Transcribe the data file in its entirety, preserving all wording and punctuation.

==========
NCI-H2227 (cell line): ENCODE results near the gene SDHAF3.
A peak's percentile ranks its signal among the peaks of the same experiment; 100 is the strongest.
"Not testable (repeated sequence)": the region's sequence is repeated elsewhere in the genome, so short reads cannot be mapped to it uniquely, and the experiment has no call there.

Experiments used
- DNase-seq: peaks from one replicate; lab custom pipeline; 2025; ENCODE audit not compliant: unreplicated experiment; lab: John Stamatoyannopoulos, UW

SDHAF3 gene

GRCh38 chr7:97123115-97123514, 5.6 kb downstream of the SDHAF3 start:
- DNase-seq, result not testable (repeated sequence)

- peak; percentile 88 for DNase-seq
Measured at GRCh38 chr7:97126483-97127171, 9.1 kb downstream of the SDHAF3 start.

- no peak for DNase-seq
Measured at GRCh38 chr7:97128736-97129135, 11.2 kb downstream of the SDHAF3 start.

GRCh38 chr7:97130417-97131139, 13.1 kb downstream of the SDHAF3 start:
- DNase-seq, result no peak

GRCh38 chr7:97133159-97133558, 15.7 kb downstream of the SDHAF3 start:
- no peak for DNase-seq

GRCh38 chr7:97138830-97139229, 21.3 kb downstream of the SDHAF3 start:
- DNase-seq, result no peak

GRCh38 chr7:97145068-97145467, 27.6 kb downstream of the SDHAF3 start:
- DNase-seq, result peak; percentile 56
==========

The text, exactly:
NCI-H2227 (cell line): ENCODE results near the gene SDHAF3.
A peak's percentile ranks its signal among the peaks of the same experiment; 100 is the strongest.
"Not testable (repeated sequence)": the region's sequence is repeated elsewhere in the genome, so short reads cannot be mapped to it uniquely, and the experiment has no call there.

Experiments used
- DNase-seq: peaks from one replicate; lab custom pipeline; 2025; ENCODE audit not compliant: unreplicated experiment; lab: John Stamatoyannopoulos, UW

SDHAF3 gene

GRCh38 chr7:97123115-97123514, 5.6 kb downstream of the SDHAF3 start:
- DNase-seq, result not testable (repeated sequence)

- peak; percentile 88 for DNase-seq
Measured at GRCh38 chr7:97126483-97127171, 9.1 kb downstream of the SDHAF3 start.

- no peak for DNase-seq
Measured at GRCh38 chr7:97128736-97129135, 11.2 kb downstream of the SDHAF3 start.

GRCh38 chr7:97130417-97131139, 13.1 kb downstream of the SDHAF3 start:
- DNase-seq, result no peak

GRCh38 chr7:97133159-97133558, 15.7 kb downstream of the SDHAF3 start:
- no peak for DNase-seq

GRCh38 chr7:97138830-97139229, 21.3 kb downstream of the SDHAF3 start:
- DNase-seq, result no peak

GRCh38 chr7:97145068-97145467, 27.6 kb downstream of the SDHAF3 start:
- DNase-seq, result peak; percentile 56